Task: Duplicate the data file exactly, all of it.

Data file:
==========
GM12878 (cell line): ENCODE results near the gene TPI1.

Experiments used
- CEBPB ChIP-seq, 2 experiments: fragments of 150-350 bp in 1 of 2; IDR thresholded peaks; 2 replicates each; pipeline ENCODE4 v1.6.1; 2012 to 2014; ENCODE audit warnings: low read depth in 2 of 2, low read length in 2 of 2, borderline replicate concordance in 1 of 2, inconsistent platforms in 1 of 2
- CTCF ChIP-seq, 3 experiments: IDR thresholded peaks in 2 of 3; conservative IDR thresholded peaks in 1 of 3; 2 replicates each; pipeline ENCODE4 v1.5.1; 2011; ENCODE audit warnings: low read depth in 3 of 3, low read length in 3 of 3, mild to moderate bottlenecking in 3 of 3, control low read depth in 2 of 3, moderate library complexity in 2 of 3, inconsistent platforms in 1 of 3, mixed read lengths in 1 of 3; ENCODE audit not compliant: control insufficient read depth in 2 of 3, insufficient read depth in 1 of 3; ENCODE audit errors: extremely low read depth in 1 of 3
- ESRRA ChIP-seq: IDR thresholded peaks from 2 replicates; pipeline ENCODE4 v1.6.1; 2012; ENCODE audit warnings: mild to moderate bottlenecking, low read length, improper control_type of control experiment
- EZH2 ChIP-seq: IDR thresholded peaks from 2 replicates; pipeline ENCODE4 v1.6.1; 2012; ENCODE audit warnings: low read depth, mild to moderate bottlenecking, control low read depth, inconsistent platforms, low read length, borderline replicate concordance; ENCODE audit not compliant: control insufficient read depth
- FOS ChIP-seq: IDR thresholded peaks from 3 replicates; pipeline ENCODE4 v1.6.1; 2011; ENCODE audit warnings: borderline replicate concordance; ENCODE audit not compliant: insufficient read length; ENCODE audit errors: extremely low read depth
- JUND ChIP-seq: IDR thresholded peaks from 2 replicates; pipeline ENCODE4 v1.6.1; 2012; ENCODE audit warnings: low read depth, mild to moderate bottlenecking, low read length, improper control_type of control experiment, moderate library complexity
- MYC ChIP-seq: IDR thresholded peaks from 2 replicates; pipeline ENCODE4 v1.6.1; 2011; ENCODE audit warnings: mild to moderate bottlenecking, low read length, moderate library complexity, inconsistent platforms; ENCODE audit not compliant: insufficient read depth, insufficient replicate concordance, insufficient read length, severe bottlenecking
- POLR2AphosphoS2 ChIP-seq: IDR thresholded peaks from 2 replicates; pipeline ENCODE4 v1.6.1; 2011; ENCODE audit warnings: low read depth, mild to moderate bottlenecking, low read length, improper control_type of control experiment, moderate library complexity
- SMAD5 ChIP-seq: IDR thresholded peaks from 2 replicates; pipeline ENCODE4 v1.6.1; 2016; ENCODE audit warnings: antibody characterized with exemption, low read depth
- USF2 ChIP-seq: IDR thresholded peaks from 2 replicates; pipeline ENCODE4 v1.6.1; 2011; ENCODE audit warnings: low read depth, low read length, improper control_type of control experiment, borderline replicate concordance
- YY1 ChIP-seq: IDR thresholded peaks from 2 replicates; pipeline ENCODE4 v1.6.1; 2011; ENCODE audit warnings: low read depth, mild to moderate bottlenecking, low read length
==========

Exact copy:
GM12878 (cell line): ENCODE results near the gene TPI1.

Experiments used
- CEBPB ChIP-seq, 2 experiments: fragments of 150-350 bp in 1 of 2; IDR thresholded peaks; 2 replicates each; pipeline ENCODE4 v1.6.1; 2012 to 2014; ENCODE audit warnings: low read depth in 2 of 2, low read length in 2 of 2, borderline replicate concordance in 1 of 2, inconsistent platforms in 1 of 2
- CTCF ChIP-seq, 3 experiments: IDR thresholded peaks in 2 of 3; conservative IDR thresholded peaks in 1 of 3; 2 replicates each; pipeline ENCODE4 v1.5.1; 2011; ENCODE audit warnings: low read depth in 3 of 3, low read length in 3 of 3, mild to moderate bottlenecking in 3 of 3, control low read depth in 2 of 3, moderate library complexity in 2 of 3, inconsistent platforms in 1 of 3, mixed read lengths in 1 of 3; ENCODE audit not compliant: control insufficient read depth in 2 of 3, insufficient read depth in 1 of 3; ENCODE audit errors: extremely low read depth in 1 of 3
- ESRRA ChIP-seq: IDR thresholded peaks from 2 replicates; pipeline ENCODE4 v1.6.1; 2012; ENCODE audit warnings: mild to moderate bottlenecking, low read length, improper control_type of control experiment
- EZH2 ChIP-seq: IDR thresholded peaks from 2 replicates; pipeline ENCODE4 v1.6.1; 2012; ENCODE audit warnings: low read depth, mild to moderate bottlenecking, control low read depth, inconsistent platforms, low read length, borderline replicate concordance; ENCODE audit not compliant: control insufficient read depth
- FOS ChIP-seq: IDR thresholded peaks from 3 replicates; pipeline ENCODE4 v1.6.1; 2011; ENCODE audit warnings: borderline replicate concordance; ENCODE audit not compliant: insufficient read length; ENCODE audit errors: extremely low read depth
- JUND ChIP-seq: IDR thresholded peaks from 2 replicates; pipeline ENCODE4 v1.6.1; 2012; ENCODE audit warnings: low read depth, mild to moderate bottlenecking, low read length, improper control_type of control experiment, moderate library complexity
- MYC ChIP-seq: IDR thresholded peaks from 2 replicates; pipeline ENCODE4 v1.6.1; 2011; ENCODE audit warnings: mild to moderate bottlenecking, low read length, moderate library complexity, inconsistent platforms; ENCODE audit not compliant: insufficient read depth, insufficient replicate concordance, insufficient read length, severe bottlenecking
- POLR2AphosphoS2 ChIP-seq: IDR thresholded peaks from 2 replicates; pipeline ENCODE4 v1.6.1; 2011; ENCODE audit warnings: low read depth, mild to moderate bottlenecking, low read length, improper control_type of control experiment, moderate library complexity
- SMAD5 ChIP-seq: IDR thresholded peaks from 2 replicates; pipeline ENCODE4 v1.6.1; 2016; ENCODE audit warnings: antibody characterized with exemption, low read depth
- USF2 ChIP-seq: IDR thresholded peaks from 2 replicates; pipeline ENCODE4 v1.6.1; 2011; ENCODE audit warnings: low read depth, low read length, improper control_type of control experiment, borderline replicate concordance
- YY1 ChIP-seq: IDR thresholded peaks from 2 replicates; pipeline ENCODE4 v1.6.1; 2011; ENCODE audit warnings: low read depth, mild to moderate bottlenecking, low read length